“His company is more important to the success and performance of the Chinese economy than any other company,” said McGregor. “The government wants to continue reaping the benefits of his company – but on their terms. The government did not nationalize Alibaba. It does not confiscate its property. It simply narrows the field in which it operates.
Alibaba declined to comment.
Mr. Ma has no reason to deal with the authorities in China.
He worked briefly and unhappily at a government-run advertising agency before founding Alibaba in 1999. At the time, China was still getting used to the idea of private entrepreneurs. Human power is powerful, and Mr. Ma is adept at seducing government officials.
“Alibaba has a perfect chance of growing into a world-class company,” said Wang Guoping, secretary of the Communist Party of Hangzhou City, where Alibaba was headquartered in the 2000s. “What a world-class company needs most is a soul, a leader, a world-class businessman. I believe that Jack Ma meets this standard.
Porter Erisman, an early Alibaba chief executive, said Ma soon realized the success it could bring in China.
“There is only one person in the company that makes us notice that one day we might face such big problems that we will be under pressure because there is too much visual power,” Erisman said. school. “And that’s Jack.”
Mr. Ma voiced his concerns at a staff meeting in the mid-2000s, Erisman said. At the time, he added, most of the Alibaba employees were “just trying to think, ‘How do we make money?'”
In 2011, Ma learned of how his ambitions could mislead shareholders and regulators. He quietly took over Alibaba’s payment service, Alipay, angered one of Alibaba’s biggest investors, Yahoo. Ma said the move is necessary under the new Chinese rules. Alipay later became Ant Group.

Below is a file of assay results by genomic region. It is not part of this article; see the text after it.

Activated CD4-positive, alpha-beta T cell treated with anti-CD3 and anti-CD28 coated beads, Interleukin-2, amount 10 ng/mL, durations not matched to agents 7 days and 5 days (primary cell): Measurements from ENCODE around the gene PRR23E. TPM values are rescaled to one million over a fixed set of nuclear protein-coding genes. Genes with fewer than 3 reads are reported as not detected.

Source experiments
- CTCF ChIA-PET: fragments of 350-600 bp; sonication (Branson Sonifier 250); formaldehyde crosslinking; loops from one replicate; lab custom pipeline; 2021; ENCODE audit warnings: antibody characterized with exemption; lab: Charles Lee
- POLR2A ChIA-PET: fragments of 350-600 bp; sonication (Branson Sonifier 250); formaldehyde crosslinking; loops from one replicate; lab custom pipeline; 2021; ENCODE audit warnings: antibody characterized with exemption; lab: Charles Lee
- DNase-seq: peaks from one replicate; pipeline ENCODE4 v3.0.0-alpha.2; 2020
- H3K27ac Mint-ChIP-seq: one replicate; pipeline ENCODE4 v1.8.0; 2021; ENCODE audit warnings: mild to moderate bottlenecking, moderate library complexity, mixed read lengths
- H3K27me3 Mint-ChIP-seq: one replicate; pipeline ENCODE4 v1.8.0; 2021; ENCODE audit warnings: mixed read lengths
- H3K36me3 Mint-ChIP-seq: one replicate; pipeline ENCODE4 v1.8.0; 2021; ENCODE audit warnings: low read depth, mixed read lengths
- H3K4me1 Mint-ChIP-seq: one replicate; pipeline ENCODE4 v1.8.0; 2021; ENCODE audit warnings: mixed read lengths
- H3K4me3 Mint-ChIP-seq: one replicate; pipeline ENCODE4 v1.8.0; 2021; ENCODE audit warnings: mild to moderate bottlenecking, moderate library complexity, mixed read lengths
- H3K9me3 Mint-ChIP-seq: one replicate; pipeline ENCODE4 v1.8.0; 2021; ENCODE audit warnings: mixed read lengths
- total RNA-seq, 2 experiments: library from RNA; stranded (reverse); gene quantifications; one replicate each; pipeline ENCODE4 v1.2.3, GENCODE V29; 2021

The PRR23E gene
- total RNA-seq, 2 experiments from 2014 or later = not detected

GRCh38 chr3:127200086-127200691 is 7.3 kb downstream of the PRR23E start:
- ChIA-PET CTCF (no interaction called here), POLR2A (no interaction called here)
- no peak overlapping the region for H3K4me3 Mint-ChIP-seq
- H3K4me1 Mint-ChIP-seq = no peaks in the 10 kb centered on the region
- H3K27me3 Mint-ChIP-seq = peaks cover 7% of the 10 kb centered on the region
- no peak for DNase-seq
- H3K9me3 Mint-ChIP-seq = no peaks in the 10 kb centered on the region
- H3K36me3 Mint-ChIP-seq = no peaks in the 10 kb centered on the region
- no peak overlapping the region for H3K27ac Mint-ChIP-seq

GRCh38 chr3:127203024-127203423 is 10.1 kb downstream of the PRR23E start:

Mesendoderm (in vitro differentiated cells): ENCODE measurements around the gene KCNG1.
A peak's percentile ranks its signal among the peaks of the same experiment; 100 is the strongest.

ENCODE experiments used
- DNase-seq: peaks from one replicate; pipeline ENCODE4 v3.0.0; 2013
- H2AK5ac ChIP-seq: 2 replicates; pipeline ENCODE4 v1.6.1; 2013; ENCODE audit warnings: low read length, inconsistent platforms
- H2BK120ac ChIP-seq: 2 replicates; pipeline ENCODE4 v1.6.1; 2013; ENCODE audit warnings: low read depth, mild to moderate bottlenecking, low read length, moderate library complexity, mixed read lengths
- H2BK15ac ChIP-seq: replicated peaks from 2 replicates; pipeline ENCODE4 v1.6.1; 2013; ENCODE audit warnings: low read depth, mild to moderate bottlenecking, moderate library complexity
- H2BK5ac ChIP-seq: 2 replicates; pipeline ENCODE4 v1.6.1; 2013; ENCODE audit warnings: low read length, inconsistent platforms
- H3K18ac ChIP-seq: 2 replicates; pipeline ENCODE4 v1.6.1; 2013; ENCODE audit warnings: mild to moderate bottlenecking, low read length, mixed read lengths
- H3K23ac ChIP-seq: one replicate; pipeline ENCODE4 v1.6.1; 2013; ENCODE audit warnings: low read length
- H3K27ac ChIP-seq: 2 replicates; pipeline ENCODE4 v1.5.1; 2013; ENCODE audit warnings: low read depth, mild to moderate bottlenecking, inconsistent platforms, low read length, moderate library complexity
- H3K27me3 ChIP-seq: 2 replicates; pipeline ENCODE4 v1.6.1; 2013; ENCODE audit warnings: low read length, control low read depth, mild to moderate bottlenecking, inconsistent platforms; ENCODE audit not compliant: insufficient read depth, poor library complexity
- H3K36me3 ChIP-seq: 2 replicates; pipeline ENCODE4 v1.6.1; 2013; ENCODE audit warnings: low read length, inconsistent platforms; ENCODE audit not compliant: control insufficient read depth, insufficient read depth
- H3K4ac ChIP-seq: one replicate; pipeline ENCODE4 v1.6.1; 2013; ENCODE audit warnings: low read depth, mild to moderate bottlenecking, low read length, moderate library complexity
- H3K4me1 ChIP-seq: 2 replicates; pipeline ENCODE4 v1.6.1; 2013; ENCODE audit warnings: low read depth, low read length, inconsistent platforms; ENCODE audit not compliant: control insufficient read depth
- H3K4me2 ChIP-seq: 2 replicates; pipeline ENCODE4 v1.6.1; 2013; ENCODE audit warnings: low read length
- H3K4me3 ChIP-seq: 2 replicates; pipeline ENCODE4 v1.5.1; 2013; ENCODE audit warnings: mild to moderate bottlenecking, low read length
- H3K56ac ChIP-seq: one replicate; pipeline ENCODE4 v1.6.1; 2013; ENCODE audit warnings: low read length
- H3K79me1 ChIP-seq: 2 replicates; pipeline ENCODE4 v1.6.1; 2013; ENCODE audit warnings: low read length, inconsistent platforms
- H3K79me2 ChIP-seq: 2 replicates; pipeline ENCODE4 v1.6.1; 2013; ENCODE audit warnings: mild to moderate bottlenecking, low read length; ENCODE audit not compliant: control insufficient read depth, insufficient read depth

“The Alipay transfer has encouraged him,” said Duncan Clark, who has known Mr. Ma since 1999 and is the chairman of BDA China, a consulting firm. “He got rid of it.”
As Alibaba grew, Ma began to be held by presidents and movie stars, but also by a growing number of Chinese businessmen. This “echo chamber” may have distorted Mr. Ma’s idea of himself and his views with the government, Clark said.
If not, he may have seen the writing on the wall, especially since Xi has pushed private businesses to cooperate more closely with the state.
When Mr. Ma resigned as Chairman of Alibaba in 2019, an article in the official Communist Party newspaper stated: “There is no such thing as the Jack Ma era – only Jack Ma is part of the era. this “.
Chinese leaders need the private sector to help sustain economic growth. But they also don’t want entrepreneurs to undermine the party’s dominance across society.
Last October, when Ant was preparing to go public, Mr. Ma spoke at a conference in Shanghai and criticized China’s financial regulators. He has long viewed Ant as a means of disrupting the country’s major state-owned banks. But there is rarely a time when there is less chance to score. Officials halted the listing of Ant shares shortly thereafter.
Kellee S. Tsai, a political scientist at the Hong Kong University of Science and Technology, in China, “it’s hard to say that the emperor doesn’t have clothes today.
Mr. Ma has also disappeared from view in his companies. In January, he appeared in an internal chat group to answer a business question, according to one person who viewed the message but was not allowed to speak publicly. The staff then shared Mr. Ma’s messages to reassure anxious colleagues.
Recently, the Hurun Report team in Shanghai estimated that Mr. Ma for the first time was not one of the three richest people in China. The country’s new No. 1 spot is Zhong Shanshan, the low-end head of both a bottled water and pharmaceutical conglomerate.
When his water supply company was listed last year, Zhong was so little known that Chinese news reports about his unexpected wealth had to explain to readers how to pronounce confusing Chinese characters. in his name.